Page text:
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Schenectady is the Casino winner (or loser)
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CICERO
December 22, 2016, 4:25pm Report to Moderator

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Quoted from joebxr

Yah...casinos don't make millions/yr because the bettors win a lot...unless they are pros or card counters.
They do however rely on all the small bettors that hope to hit it big...that is their bread and butter.


Casinos fail over time because their profit margins are pretty much fixed.  Look at Atlantic City, casinos are going bankrupt.  Eventually your operating costs will exceed your revenue.  Vegas succeeds because they converted into a vacation destination with big name entertainment, not just Casinos.  The Rivers Casino can't expand or offer anything new in the future in Schenectady, they are on a fixed lot of land.  How do they reinvest their fixed profits to grow their business in Schenectady?  How long can the Casino survive off of the small bettor?


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joebxr
December 22, 2016, 5:26pm Report to Moderator

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Quoted from CICERO


Casinos fail over time because their profit margins are pretty much fixed.  Look at Atlantic City, casinos are going bankrupt.  Eventually your operating costs will exceed your revenue.  Vegas succeeds because they converted into a vacation destination with big name entertainment, not just Casinos.  The Rivers Casino can't expand or offer anything new in the future in Schenectady, they are on a fixed lot of land.  How do they reinvest their fixed profits to grow their business in Schenectady?  How long can the Casino survive off of the small bettor?


Atlantic City failure was the rise of Indian Casinos that were more convenient and offered plenty of entertainment also.
LasVegas is a gambling/entertainment juggernaut. No level of competition can compete.
Rivers can expand through property acquisition in the future, if they are successful. City/County Gov will support
their growth and use eminent domain to help them. STAY TUNED!


JUST BECAUSE SISSY SAYS SO DOESN'T MAKE IT SO...BUT HE THINKS IT DOES!!!!!  
JUST BECAUSE MC1 SAYS SO DOESN'T MAKE IT SO!!!!!  
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CICERO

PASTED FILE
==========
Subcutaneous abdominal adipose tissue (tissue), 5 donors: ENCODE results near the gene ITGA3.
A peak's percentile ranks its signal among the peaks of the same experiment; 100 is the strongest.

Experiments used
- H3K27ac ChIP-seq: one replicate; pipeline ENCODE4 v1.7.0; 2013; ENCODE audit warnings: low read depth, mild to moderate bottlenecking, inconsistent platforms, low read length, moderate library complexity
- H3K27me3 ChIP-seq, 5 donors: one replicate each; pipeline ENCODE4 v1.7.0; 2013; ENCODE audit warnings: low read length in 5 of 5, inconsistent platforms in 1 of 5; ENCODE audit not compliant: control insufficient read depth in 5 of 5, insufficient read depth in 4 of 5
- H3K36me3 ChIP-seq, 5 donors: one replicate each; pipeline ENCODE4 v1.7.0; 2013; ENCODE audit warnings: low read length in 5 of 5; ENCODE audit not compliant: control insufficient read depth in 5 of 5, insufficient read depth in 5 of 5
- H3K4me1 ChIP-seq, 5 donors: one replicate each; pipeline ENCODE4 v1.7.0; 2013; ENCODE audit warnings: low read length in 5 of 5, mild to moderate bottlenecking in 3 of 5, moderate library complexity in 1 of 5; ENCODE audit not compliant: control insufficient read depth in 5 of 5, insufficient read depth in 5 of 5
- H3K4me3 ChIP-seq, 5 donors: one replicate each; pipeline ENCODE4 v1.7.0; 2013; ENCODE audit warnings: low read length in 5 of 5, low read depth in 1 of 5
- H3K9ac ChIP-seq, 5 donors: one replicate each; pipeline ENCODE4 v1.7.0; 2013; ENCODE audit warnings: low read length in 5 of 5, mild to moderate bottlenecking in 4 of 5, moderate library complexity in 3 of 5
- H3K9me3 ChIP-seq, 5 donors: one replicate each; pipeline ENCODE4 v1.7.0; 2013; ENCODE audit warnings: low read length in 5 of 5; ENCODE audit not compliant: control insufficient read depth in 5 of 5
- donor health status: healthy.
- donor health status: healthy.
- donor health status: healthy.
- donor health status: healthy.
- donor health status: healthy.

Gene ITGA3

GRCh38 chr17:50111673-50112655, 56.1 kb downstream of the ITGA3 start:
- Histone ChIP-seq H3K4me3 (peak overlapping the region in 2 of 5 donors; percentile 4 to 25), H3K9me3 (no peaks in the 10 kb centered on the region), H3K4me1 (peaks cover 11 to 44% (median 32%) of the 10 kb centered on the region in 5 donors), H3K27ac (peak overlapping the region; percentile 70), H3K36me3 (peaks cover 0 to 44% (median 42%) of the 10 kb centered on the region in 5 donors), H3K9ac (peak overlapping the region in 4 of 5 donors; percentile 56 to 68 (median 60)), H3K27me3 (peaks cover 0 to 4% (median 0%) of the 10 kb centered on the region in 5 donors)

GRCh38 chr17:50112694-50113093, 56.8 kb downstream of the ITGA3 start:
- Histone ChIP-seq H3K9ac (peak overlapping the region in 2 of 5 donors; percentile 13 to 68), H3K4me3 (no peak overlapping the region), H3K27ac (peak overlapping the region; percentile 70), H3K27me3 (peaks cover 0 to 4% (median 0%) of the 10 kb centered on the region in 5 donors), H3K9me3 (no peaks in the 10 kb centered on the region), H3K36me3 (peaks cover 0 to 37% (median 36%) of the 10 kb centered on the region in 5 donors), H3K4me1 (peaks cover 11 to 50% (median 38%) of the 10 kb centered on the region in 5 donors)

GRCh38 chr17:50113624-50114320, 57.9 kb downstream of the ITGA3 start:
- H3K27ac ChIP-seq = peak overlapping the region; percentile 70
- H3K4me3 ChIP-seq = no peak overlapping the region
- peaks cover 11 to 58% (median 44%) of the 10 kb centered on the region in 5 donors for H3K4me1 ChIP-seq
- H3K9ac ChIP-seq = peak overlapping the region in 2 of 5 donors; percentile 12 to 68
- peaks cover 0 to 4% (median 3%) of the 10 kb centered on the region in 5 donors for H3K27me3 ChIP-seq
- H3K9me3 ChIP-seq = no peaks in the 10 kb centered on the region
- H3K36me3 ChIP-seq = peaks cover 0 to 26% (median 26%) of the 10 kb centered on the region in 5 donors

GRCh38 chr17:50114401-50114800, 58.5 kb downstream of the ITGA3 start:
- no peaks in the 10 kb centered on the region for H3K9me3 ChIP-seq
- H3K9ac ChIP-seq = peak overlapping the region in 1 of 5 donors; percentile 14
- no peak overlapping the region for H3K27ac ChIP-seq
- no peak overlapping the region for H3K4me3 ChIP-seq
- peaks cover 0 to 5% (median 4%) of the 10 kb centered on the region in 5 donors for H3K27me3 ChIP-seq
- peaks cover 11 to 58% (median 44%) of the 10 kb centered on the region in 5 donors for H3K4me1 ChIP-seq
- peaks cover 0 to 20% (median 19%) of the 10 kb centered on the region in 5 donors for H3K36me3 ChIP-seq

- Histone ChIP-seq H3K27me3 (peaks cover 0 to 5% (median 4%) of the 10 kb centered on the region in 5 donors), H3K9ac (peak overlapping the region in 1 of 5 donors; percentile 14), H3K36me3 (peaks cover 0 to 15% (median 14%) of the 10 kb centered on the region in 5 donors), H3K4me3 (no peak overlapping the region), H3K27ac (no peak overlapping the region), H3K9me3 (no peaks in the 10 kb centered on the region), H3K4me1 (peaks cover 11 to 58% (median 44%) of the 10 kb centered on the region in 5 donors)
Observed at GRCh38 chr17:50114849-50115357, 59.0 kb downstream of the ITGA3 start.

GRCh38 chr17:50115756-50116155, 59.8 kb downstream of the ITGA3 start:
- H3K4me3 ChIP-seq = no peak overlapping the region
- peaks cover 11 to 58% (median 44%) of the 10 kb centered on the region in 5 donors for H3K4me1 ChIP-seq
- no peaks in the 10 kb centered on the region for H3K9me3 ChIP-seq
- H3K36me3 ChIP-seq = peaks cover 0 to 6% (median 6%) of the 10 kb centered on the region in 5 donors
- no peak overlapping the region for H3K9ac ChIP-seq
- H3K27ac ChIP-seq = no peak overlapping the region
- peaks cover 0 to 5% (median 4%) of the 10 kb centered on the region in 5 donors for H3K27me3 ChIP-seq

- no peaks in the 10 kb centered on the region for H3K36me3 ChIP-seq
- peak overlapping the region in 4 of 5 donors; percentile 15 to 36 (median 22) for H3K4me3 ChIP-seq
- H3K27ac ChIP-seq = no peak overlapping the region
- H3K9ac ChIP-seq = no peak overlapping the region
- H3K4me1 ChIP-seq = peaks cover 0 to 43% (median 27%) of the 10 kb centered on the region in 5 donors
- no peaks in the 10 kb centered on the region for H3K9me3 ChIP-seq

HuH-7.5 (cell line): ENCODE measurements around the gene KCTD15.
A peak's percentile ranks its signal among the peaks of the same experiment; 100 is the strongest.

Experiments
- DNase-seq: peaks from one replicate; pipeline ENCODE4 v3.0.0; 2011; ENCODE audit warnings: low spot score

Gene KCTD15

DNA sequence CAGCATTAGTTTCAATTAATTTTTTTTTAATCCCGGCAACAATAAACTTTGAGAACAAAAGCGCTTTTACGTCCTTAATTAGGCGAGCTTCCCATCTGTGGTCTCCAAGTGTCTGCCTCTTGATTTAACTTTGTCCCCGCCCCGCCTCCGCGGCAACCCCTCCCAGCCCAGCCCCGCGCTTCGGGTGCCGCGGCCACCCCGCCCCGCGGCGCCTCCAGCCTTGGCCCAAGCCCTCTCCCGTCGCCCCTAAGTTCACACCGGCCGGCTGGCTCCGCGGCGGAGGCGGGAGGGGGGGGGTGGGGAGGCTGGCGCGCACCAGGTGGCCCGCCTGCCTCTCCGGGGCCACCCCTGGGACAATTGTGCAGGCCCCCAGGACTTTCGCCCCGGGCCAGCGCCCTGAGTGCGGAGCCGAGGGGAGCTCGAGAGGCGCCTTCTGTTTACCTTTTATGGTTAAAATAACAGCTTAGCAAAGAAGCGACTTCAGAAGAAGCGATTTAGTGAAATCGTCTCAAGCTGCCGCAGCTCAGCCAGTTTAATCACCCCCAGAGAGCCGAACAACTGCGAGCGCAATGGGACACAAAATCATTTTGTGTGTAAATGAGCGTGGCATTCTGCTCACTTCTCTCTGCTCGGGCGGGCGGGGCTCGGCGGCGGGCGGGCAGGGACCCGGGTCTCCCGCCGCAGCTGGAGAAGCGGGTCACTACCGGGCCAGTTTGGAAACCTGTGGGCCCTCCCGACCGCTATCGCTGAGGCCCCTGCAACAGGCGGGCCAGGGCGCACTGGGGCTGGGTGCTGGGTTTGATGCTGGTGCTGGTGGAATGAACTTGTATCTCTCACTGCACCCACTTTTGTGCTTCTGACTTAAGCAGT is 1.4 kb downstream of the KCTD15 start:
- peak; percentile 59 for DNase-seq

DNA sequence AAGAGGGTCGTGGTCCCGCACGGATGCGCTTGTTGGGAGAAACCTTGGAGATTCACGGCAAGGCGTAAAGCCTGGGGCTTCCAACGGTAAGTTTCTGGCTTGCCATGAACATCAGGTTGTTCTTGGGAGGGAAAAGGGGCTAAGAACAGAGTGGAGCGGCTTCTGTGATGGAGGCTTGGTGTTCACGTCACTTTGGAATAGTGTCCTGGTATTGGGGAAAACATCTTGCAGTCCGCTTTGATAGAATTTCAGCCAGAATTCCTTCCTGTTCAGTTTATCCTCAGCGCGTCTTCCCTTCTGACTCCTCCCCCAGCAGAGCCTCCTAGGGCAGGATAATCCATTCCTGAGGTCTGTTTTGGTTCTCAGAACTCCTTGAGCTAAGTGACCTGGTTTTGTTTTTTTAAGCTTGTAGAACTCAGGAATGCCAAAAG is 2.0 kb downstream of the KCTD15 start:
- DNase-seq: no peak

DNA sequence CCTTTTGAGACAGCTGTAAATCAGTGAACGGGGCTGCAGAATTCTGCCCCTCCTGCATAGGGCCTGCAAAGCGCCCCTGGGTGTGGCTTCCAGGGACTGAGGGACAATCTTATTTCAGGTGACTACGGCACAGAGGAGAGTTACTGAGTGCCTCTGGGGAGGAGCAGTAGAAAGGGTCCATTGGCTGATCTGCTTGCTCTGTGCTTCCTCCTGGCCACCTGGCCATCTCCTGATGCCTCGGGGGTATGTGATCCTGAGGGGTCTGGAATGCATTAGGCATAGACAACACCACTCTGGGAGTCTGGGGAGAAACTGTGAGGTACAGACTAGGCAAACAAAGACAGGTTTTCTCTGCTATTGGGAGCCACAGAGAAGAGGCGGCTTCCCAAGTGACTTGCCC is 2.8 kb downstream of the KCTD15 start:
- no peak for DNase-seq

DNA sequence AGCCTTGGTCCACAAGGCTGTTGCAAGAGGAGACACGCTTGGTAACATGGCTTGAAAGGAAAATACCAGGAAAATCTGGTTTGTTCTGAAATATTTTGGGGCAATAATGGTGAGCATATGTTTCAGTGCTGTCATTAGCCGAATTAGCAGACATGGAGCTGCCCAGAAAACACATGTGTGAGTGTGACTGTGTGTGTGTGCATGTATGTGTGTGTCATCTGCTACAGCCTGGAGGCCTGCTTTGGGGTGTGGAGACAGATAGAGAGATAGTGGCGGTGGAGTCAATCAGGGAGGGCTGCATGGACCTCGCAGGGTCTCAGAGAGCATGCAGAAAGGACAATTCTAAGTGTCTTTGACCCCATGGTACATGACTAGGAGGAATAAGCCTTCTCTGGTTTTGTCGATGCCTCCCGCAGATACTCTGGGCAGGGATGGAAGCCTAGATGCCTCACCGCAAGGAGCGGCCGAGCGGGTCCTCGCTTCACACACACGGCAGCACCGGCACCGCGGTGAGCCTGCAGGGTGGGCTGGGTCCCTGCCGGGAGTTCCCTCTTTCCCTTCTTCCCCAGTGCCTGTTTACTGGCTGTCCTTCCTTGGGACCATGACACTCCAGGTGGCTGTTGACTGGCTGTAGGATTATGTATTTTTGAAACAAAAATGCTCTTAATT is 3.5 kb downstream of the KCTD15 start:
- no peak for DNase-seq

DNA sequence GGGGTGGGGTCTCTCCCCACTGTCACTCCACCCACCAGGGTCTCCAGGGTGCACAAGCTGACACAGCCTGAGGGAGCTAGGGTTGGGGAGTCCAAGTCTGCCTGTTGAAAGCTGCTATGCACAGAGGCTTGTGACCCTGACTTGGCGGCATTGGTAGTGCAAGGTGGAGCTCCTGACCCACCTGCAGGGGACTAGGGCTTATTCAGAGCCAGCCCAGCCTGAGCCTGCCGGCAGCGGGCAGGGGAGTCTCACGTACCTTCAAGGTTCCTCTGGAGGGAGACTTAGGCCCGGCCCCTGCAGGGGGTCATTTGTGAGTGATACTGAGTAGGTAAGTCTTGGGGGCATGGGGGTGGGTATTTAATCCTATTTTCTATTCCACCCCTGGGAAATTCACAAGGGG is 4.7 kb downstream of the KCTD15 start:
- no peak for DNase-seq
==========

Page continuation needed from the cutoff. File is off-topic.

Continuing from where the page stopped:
December 22, 2016, 6:18pm Report to Moderator

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Quoted from joebxr


Atlantic City failure was the rise of Indian Casinos that were more convenient and offered plenty of entertainment also.
LasVegas is a gambling/entertainment juggernaut. No level of competition can compete.
Rivers can expand through property acquisition in the future, if they are successful. City/County Gov will support
their growth and use eminent domain to help them. STAY TUNED!


Unless Schenectady rezoned large swaths of land to permit gambling and encourage competition, I don't think it will work.  Without competition it will eventually turn into a slum casino, reducing overhead(capital improvements) to maximize their fixed profit margin.  The only way to increase margins with this business model is to have fully automated gaming (no labor union).  Without competition there is no motivation for growth.  


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Sombody
January 7, 2017, 11:23am Report to Moderator
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Quoted from joebxr


Atlantic City failure was the rise of Indian Casinos that were more convenient and offered plenty of entertainment also.
LasVegas is a gambling/entertainment juggernaut. No level of competition can compete.
Rivers can expand through property acquisition in the future, if they are successful. City/County Gov will support
their growth and use eminent domain to help them. STAY TUNED!


You are partly right.  Atlantic City wastnt paying attention. In the past 6 or 7 years gambling was " legalized "- allowing machines and table games in Ohio, Kansas, Mane, Delaware  , Pennsylvania , west Virginia and a few others . A dozen- 15 or so Vegas style casino  built - spending around 400 million each and make them real nice.